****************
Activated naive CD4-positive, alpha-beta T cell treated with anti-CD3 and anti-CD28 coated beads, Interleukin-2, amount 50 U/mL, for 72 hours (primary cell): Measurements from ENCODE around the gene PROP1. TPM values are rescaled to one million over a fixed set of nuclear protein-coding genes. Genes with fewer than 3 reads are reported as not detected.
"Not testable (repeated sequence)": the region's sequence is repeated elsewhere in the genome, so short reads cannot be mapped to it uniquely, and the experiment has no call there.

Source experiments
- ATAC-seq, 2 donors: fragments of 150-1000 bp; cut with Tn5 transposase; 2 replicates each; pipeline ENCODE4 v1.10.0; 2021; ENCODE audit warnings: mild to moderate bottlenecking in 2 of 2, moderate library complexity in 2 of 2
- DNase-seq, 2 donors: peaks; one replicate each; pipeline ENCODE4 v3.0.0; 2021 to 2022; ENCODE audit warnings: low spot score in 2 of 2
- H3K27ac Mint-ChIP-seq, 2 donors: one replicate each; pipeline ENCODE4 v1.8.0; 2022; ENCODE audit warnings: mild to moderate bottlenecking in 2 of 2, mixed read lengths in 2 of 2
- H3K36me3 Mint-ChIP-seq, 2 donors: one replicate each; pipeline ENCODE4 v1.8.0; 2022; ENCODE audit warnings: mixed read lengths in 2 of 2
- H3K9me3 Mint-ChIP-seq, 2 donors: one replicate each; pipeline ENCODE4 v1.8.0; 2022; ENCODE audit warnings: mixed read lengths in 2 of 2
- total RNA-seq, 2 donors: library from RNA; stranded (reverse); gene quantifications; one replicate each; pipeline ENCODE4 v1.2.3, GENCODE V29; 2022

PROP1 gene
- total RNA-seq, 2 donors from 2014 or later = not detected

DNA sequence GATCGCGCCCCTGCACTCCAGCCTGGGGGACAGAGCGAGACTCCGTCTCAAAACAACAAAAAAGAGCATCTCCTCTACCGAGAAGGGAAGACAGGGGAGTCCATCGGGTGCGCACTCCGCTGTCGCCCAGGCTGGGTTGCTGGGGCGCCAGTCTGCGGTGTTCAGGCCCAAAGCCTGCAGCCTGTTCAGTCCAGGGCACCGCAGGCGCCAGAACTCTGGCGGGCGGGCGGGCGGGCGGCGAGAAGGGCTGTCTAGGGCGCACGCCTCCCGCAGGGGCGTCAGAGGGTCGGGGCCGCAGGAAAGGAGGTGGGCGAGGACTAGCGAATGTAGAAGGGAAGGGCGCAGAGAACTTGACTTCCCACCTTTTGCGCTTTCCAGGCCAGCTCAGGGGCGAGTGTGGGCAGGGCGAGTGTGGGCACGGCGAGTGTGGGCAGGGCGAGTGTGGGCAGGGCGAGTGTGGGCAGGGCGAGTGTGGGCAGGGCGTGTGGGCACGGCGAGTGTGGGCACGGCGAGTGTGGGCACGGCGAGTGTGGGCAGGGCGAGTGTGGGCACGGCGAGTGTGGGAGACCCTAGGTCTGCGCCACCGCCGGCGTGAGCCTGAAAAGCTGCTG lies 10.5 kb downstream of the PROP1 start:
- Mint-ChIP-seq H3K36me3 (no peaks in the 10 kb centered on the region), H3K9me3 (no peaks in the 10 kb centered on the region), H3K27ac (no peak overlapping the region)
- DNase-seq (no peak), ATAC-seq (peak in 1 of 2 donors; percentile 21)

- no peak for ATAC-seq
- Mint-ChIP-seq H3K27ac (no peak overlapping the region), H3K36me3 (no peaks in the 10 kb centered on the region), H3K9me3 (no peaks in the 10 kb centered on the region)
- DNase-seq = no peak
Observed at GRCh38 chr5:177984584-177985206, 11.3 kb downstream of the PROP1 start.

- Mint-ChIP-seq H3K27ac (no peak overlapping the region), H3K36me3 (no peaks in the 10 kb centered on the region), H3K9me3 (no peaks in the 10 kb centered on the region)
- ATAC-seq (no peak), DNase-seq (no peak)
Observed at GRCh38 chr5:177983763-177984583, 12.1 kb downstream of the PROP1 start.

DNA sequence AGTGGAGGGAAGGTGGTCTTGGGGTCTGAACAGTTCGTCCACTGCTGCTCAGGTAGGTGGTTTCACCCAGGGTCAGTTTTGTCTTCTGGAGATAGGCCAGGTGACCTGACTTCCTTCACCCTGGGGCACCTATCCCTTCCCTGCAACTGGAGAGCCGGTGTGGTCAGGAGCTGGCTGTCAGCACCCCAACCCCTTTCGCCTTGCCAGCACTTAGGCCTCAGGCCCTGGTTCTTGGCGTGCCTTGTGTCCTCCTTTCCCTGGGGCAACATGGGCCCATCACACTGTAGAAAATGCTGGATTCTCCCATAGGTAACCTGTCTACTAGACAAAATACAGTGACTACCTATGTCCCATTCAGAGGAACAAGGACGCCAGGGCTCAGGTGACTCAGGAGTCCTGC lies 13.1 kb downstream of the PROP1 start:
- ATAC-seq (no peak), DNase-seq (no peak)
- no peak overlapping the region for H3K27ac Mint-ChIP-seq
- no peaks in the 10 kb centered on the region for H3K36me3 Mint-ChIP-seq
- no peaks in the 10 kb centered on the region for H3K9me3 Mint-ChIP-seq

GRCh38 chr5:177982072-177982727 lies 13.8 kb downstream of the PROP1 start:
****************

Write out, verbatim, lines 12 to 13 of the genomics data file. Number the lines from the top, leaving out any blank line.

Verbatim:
DNA sequence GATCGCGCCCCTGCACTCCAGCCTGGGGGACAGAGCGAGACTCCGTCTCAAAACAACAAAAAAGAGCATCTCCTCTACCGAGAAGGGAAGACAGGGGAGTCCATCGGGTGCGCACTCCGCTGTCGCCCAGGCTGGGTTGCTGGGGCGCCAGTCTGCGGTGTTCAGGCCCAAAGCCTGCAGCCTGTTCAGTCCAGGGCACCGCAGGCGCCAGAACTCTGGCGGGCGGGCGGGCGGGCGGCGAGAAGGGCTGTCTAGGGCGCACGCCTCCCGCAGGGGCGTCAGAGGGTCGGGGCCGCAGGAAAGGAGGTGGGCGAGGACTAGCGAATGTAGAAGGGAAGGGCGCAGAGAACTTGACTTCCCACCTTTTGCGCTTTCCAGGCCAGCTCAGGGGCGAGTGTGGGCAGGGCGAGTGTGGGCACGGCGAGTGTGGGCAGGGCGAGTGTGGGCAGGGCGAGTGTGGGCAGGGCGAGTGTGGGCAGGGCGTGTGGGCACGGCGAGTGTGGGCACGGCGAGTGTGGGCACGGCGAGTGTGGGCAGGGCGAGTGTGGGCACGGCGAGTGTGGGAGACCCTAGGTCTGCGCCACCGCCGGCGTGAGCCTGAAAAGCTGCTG lies 10.5 kb downstream of the PROP1 start:
- Mint-ChIP-seq H3K36me3 (no peaks in the 10 kb centered on the region), H3K9me3 (no peaks in the 10 kb centered on the region), H3K27ac (no peak overlapping the region)